Coachella: that infamous, free-wheeling music and arts festival on a dusty polo field in California that rakes in over 100 million dollars a year, sets the pulse of the mainstream music industry and attracts hundreds of thousands of young people to frolic and dance. The image of Coachella that gets the most press is that of lithe, blond youth in crop tops, questionable headdresses, John Lennon sunglasses and very intentionally curated hippie garb. While that certainly speaks to some of what Coachella is, there is also always a bunch of great music amongst the seemingly endless lineup (167 artists this year). We've sifted through the list and come up with a rundown of great artists from across the African diaspora, from the jaunty American rapper Aminé to none other than the Nigerian Afrobeats king, Wizkid. Also check out this article by our friends at Remezcla about the growing representation of Latinx artists at Coachella.
Here's a YouTube playlist of some select songs, with the individual videos and short descriptions of the artists below. Photo credit: coachella.com.
Aminé: This 23-year old, L.A.-based rapper born to Ethiopian and Eritrean parents made a big splash with this sparse, bouncy hit, "Caroline."
Benjamin Clementine: An elegant, entrancing and melancholic British singer with a gorgeous voice who charts his own course. Considered by the New York Times as one of 28 culture-defining geniuses of 2016.
Beyoncé: Do we really need to introduce Beyoncé? The Queen.
Black Coffee: The legendary South African house DJ who helped shape the country's dance music in this millennium.
Boogarins: Fuzzy, retro psychedelic rock from Brazil that will probably suit the heat of the Coachella Valley well.
Cardi B: Again, does she need introduction? One of the most ubiquitous songs of 2017, "Bodak Yellow" shot this formidable Trinidadian-Dominican New York rapper, Cardi B, to the utmost heights.
French Montana: This Casablanca-born, Bronx-raised rapper and producer had a good year, crowned by this track with rapper Swae Lee of Rae Sremmurd.
Ibeyi: If you're following Afropop, you'll probably know we love Ibeyi. These French-Cuban twins, Lisa-Kaindé and Naomi Diaz, make deeply moving music right from the heart.
Jacob Banks: My God, that voice. Banks is a Nigerian-British singer whose magnificent, heart-wrenching voice directs his singular, electronically inflected blues.
Jidenna: We've heard a lot from Jidenna --this track was featured in our most recent volume of Fresh Cuts.
Kelela: This Ethiopian-American singer is in the growing ranks of young artists diving deep into enveloping baths of synth soup and big beats, seasoned with incredible voices.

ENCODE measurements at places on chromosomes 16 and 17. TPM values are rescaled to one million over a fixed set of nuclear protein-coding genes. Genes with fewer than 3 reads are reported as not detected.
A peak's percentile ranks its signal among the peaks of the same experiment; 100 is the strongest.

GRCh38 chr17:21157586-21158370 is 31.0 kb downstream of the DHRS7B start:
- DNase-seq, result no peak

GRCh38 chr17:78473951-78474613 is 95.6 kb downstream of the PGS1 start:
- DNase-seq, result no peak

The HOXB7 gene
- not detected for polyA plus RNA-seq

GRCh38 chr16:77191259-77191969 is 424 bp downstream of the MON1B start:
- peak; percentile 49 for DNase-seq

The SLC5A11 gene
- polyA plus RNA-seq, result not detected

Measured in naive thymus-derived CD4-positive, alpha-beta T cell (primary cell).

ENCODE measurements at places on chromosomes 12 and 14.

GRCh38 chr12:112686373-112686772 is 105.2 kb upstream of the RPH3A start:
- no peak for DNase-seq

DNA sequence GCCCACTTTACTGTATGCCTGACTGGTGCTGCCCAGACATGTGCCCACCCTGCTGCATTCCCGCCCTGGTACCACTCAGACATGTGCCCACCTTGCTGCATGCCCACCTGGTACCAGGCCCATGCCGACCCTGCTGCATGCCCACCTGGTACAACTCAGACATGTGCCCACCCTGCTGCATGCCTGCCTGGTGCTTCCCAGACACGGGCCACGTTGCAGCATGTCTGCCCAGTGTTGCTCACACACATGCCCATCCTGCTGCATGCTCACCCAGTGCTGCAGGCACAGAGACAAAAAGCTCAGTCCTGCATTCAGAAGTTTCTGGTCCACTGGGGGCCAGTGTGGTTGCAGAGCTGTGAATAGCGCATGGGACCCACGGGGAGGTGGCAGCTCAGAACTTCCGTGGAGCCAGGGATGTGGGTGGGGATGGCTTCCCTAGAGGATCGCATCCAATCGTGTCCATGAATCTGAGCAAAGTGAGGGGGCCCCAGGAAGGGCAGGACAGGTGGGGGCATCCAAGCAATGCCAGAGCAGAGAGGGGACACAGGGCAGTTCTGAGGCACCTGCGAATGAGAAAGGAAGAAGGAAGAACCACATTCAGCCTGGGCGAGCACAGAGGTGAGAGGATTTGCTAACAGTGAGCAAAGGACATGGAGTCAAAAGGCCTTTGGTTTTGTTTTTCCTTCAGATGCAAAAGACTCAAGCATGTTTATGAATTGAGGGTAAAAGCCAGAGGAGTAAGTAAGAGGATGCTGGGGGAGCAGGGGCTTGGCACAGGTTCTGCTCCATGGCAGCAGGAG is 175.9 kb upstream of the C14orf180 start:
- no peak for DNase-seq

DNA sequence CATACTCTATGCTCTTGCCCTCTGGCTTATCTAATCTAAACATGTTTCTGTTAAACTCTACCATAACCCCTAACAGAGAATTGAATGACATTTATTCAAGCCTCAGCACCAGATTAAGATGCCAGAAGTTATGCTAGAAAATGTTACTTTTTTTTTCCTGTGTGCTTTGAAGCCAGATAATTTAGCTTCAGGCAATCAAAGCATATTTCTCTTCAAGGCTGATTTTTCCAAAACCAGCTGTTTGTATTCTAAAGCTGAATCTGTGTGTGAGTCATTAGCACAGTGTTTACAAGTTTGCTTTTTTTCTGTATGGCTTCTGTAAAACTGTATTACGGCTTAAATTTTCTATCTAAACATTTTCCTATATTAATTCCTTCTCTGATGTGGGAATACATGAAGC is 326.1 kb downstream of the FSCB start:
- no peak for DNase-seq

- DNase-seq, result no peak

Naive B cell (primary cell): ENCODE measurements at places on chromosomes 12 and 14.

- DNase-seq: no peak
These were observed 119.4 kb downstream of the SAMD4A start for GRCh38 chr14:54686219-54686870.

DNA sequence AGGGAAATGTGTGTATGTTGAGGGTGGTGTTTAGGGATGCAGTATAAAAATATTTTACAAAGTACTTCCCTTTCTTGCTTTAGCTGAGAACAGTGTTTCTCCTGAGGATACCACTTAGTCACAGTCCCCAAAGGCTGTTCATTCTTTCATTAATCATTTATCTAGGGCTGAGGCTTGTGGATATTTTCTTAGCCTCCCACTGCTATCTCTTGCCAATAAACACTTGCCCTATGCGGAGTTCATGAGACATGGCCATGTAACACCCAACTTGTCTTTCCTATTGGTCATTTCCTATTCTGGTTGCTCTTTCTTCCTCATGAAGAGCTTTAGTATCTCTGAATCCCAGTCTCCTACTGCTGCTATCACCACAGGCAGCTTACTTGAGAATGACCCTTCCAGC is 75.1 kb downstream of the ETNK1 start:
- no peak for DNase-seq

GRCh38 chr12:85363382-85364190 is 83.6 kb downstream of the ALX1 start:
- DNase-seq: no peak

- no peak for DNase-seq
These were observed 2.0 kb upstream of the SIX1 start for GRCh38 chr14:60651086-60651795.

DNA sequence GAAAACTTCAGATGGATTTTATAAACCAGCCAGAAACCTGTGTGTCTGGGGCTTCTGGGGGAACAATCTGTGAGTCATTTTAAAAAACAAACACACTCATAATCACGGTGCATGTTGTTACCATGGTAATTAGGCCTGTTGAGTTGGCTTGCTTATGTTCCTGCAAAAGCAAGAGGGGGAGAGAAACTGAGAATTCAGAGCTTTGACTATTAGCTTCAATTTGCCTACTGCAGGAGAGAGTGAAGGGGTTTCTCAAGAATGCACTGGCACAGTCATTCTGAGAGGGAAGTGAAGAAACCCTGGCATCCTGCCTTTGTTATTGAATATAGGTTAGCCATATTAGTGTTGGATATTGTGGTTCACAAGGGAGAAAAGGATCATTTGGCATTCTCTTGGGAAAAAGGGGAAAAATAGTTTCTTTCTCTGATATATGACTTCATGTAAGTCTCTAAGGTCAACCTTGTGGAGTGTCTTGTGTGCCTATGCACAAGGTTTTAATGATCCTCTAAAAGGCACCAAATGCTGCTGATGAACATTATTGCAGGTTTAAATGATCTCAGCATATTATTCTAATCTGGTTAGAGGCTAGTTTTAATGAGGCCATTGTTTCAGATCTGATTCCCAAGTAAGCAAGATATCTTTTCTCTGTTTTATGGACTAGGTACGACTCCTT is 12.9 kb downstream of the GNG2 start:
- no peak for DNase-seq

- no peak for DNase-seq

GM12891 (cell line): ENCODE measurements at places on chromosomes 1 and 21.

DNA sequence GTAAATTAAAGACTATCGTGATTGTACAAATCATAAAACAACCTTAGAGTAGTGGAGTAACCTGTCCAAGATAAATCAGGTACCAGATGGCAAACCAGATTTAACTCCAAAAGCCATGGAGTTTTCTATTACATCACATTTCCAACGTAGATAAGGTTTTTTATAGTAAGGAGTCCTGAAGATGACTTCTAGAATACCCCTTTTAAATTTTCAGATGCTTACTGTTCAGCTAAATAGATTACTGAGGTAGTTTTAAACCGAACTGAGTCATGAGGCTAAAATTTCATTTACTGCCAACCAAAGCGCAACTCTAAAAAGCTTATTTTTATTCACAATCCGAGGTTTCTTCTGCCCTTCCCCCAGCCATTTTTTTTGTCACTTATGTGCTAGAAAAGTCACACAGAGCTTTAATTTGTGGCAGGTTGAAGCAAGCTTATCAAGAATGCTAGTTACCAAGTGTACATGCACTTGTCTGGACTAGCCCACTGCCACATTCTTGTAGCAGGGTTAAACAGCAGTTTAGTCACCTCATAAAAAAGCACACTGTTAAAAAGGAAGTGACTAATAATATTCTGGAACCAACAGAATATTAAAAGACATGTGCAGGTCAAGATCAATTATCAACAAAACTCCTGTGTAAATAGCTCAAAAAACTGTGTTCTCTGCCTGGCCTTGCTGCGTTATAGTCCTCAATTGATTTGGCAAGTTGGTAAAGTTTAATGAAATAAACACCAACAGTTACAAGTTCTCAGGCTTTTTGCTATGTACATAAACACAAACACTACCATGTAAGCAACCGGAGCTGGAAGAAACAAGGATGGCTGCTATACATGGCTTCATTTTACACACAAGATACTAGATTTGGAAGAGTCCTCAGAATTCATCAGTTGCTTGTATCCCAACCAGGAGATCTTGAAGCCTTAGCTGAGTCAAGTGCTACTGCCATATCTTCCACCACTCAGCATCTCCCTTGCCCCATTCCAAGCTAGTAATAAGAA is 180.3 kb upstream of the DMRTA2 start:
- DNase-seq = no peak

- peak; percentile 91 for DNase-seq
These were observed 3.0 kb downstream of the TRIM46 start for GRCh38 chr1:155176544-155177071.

MHD: We've heard from this French rapper before, with Part 8 of his "Afro Trap" series. He's huge in France, but only just starting to cross over to the U.S.
Miguel: It's hard to resist Miguel's suave tenor. You can tell this crooner from Los Angeles grew up on a healthy diet of Prince, Marvin Gaye, Donnie Hathaway and Usher.
Moses Sumney: This Ghanaian-American singer has some artistic kinship with Benjamin Clementine. His high, crystalline voice weaves through dark, brooding electronic and drum-driven soundscapes.
Nile Rodgers and Chic: To put it simply, Nile Rodgers wrote pretty much every '80s disco and pop hit you've heard of ("Like A Virgin," "Let's Dance," "We Are Family," "I'm Coming Out," and so on). More recently, the hitmaker wrote Daft Punk's "Get Lucky."
Princess Nokia: Big up to Nokia, the fearless Nuyorican rapper who blew up in 2016 with this banger.
Skip Marley: Grandson of the Marley family patriarch, Bob, Skip Marley has been turning out some grand, contemplative pop jams.
Sudan Archives: Very cool, very creative songcraft from this Cincinnati-born, self-taught violinist whose art took off after hearing Sudanese fiddlers for the first time.
SZA: One of the Grammys' five contenders for Best New Artist, SZA is a stunner with her smooth, soulful sound.
Tank and The Bangas: Tarriona Tank Ball, A.K.A. Tank, leads the Bangas in their brilliant, entirely unique kind of New Orleans-rooted r&b-meets-hip-hop-meets-jazz. They shot to stardom with their Tiny Desk performance at NPR in 2017.
The Weeknd: Not to be confused with the SZA song. Abel Tesfaye, Canadian-Ethiopian singer is The Weeknd, a singer and rapper who is a YouTube billionaire with his track, "The Hills," one of his many hits.
Wizkid: Nigeria's Afrobeats star boy, at the top of the game and making real moves to cross over into the American music market. Wizkid's presence on this lineup says much about the rise of Afrobeats in the U.S.